Cloaking Your Web Apps - the Hooded Apache
Go ahead and run
curl -I https://blog.oneiroi.co.uk
You will get
HTTP/1.1 200 OK Date: Mon, 25 Apr 2011 19:33:29 GMT Server: Apache Vary: Accept-Encoding,Cookie Cache-Control: max-age=3, must-revalidate WP-Super-Cache: Served supercache file from PHP Connection: close Content-Type: text/html; charset=UTF-8
As an attacker looking to hit a web app, one of the first things you’re going to want to look into is what version of web server is running, in this case you can see this blog in fact runs apache … but there is not much else to go on here is there.
That’s intentional, and by manual configuration changes I have put in place, this is not the case of a default LAMP install, take for instance, this snippet from another website,
Server: Apache/2.2.16 (Debian) X-Powered-By: PHP/5.2.14
This already has given me a wealth of information to go on and begin prepping an attack, I now know the site is running php version 5.2.14 Apache version 2.2.16 and that the underlying OS is Debian.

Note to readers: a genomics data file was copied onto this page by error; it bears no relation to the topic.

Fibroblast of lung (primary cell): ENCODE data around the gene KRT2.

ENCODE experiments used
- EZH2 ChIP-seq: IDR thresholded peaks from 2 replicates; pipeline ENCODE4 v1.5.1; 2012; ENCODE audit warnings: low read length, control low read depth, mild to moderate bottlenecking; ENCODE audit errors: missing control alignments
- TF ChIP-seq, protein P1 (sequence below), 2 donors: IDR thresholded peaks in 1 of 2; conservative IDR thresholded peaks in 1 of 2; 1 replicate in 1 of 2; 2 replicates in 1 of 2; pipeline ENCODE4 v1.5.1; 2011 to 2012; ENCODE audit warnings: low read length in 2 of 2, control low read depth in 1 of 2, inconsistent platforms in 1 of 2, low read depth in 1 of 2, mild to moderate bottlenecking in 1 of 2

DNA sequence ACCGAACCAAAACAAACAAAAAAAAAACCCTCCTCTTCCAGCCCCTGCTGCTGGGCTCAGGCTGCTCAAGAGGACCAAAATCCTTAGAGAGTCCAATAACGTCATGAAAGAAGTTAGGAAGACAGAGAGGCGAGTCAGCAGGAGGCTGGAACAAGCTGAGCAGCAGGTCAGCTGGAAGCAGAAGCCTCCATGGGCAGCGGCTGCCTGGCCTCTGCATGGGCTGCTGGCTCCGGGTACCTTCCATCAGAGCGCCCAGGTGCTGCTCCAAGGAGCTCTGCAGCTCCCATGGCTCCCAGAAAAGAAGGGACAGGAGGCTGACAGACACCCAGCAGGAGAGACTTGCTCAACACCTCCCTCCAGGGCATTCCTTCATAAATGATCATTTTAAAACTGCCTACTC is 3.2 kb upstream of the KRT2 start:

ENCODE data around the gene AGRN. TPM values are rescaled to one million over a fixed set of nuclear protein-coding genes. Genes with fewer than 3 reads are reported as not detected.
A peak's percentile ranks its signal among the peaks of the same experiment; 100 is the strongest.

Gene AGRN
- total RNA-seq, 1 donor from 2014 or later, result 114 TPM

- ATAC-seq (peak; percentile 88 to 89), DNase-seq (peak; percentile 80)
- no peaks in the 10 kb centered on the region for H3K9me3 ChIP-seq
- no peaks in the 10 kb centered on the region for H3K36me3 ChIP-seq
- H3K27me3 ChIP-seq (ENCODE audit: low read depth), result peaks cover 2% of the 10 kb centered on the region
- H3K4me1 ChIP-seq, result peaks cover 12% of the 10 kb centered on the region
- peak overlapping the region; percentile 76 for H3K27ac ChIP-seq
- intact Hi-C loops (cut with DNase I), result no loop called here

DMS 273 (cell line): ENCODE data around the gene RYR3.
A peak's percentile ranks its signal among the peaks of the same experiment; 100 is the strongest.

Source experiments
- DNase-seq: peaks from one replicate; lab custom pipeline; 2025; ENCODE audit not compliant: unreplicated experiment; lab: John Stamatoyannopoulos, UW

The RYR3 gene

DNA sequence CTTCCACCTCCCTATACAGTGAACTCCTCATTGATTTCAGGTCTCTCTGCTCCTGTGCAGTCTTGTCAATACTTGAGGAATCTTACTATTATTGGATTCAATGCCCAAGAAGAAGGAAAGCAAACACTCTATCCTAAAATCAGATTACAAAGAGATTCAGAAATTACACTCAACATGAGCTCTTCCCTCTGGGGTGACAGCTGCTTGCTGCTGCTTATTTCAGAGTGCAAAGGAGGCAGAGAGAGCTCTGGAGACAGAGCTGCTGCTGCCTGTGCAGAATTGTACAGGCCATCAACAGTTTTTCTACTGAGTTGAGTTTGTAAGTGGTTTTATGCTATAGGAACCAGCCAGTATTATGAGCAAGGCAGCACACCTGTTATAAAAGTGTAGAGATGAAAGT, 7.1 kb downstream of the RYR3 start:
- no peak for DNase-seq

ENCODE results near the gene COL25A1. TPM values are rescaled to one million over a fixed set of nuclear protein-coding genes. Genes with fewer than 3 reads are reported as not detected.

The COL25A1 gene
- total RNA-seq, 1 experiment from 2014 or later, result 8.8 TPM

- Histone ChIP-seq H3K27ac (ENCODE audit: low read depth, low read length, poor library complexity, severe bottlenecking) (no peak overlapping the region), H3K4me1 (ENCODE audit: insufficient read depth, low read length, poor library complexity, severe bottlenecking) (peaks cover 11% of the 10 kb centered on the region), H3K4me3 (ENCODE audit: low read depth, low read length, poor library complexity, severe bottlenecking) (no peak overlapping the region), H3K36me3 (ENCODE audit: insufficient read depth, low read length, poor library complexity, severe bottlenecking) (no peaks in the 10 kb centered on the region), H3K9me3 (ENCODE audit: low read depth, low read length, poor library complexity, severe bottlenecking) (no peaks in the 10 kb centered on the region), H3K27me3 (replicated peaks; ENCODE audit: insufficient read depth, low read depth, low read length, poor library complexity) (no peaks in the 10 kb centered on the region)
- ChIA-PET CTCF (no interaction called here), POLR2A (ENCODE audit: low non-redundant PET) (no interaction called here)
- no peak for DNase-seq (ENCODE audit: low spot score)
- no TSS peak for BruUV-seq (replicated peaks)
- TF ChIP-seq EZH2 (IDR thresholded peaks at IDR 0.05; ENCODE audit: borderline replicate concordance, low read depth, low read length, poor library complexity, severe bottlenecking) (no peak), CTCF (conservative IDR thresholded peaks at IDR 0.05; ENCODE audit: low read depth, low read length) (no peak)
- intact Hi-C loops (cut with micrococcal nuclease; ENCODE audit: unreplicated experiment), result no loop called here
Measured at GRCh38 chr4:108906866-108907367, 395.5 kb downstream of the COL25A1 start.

See the dilemma? your default roll outs are just declaring their running versions to anyone willing to listen, so lets make it a little more stealthy.
First and foremost if you are using php, edit your php.ini and set the following:
expose_php = off
Now head into your httpd.conf and set the following
With these 3 simple steps all the headers will now return is Server: Apache this is the first step to shielding your app, I’ll be covering further steps as time allows.